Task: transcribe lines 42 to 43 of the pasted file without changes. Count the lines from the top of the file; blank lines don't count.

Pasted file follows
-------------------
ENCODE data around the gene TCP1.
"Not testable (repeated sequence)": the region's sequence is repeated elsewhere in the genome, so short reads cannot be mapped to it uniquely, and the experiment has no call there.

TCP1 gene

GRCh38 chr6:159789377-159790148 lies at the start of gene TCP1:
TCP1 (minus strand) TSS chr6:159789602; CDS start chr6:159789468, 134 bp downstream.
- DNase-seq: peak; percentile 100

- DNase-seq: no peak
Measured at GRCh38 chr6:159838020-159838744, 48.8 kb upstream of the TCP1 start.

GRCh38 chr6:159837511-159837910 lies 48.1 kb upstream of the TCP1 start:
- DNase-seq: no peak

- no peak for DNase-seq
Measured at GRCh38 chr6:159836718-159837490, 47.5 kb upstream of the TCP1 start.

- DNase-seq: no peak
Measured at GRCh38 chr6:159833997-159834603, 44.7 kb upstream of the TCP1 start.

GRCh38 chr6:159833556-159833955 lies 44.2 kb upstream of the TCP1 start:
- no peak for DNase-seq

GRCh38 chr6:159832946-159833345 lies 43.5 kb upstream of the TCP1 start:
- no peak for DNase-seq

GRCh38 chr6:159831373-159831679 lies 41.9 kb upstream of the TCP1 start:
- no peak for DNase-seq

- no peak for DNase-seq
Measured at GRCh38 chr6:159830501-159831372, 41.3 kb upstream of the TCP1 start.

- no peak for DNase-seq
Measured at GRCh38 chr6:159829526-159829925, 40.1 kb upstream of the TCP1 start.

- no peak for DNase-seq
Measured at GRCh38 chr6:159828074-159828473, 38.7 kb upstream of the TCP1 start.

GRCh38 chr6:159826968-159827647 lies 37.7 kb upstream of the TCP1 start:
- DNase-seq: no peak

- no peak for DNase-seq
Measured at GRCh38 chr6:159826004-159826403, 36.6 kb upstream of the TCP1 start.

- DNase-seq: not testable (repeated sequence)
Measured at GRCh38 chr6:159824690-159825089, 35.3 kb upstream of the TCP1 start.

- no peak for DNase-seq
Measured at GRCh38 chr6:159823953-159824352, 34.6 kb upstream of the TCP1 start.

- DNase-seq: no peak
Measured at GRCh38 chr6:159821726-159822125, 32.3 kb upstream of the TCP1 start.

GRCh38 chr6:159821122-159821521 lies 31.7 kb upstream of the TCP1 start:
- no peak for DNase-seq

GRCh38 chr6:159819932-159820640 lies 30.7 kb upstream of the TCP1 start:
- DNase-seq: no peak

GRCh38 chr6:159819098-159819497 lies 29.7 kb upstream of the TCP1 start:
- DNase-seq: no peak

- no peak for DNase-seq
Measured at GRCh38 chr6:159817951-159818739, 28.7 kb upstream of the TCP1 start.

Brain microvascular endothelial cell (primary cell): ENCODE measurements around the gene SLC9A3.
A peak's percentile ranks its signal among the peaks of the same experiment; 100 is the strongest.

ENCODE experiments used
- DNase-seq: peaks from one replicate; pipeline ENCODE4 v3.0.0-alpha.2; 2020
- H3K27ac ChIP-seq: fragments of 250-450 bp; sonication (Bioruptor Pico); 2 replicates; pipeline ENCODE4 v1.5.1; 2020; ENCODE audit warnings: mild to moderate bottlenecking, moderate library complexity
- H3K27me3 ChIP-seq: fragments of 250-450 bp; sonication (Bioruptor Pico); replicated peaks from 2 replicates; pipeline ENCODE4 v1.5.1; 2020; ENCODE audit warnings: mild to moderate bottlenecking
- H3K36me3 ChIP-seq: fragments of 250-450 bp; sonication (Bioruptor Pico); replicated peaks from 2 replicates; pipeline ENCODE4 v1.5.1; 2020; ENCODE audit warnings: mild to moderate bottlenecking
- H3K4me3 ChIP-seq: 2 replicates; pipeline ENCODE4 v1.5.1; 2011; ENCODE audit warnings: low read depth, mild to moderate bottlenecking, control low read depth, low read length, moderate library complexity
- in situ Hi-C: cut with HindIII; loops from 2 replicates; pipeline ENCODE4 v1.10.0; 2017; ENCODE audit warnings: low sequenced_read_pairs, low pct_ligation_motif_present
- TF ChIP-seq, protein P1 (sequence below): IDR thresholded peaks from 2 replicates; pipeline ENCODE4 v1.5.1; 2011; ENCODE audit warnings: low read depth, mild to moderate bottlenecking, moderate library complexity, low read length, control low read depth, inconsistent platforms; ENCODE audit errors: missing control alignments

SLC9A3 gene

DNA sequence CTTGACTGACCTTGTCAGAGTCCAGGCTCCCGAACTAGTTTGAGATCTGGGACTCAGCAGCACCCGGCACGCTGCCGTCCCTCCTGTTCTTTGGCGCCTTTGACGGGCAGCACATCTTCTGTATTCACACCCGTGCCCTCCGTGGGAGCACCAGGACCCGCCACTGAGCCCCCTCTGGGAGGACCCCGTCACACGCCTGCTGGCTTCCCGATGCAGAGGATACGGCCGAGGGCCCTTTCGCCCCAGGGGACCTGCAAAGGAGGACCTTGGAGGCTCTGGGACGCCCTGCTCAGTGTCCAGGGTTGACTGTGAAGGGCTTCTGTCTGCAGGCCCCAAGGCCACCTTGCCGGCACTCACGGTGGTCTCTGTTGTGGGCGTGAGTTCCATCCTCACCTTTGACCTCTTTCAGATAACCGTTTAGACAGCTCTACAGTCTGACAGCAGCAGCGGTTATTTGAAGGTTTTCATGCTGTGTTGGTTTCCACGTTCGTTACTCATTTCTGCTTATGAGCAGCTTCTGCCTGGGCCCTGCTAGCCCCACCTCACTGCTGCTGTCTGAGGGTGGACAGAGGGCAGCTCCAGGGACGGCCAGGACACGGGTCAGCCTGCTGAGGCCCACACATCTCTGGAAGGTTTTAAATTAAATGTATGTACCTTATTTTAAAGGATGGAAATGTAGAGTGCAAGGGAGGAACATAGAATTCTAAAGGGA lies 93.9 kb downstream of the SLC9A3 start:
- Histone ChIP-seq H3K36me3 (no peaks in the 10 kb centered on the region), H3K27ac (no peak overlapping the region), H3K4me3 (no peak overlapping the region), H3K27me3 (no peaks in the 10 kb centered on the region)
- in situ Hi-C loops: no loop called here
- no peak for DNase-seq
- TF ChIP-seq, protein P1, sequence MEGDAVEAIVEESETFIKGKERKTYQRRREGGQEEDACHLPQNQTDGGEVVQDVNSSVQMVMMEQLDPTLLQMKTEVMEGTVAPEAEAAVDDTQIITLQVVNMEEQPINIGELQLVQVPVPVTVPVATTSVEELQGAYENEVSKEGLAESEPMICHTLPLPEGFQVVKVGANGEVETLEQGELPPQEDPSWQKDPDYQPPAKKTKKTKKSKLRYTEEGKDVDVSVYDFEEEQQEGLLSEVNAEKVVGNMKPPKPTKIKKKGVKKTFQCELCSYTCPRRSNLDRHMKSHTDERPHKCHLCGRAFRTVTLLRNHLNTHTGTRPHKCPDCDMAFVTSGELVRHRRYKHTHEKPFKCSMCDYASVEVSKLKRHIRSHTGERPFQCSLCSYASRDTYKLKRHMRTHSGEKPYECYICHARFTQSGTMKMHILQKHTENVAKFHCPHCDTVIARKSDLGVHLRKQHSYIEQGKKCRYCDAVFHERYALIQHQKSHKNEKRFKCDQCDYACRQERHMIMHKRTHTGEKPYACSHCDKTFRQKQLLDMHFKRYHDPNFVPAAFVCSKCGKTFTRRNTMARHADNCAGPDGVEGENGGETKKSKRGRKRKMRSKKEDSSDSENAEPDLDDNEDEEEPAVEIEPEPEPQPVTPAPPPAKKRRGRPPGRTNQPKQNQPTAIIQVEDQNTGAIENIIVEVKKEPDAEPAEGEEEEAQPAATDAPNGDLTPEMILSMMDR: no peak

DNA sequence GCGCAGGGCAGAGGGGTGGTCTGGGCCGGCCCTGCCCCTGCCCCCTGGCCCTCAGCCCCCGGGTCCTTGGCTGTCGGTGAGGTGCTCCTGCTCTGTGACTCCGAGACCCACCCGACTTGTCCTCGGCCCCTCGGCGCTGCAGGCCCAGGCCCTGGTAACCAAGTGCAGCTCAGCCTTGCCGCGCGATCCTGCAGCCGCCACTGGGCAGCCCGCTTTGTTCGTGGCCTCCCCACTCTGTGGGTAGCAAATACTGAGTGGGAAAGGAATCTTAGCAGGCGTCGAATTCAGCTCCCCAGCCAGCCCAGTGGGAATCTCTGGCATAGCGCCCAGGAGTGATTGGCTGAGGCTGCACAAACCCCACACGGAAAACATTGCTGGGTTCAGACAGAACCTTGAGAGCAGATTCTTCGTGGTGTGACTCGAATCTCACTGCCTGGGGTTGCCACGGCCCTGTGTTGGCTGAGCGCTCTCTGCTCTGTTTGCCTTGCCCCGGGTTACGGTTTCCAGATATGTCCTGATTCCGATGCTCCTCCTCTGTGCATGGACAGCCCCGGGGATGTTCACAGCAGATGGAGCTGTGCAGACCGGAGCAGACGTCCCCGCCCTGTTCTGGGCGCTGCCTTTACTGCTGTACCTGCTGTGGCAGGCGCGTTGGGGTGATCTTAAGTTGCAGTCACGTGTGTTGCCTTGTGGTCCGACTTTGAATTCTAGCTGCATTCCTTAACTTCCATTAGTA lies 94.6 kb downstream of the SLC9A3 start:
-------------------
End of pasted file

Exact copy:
- DNase-seq: no peak

- no peak for DNase-seq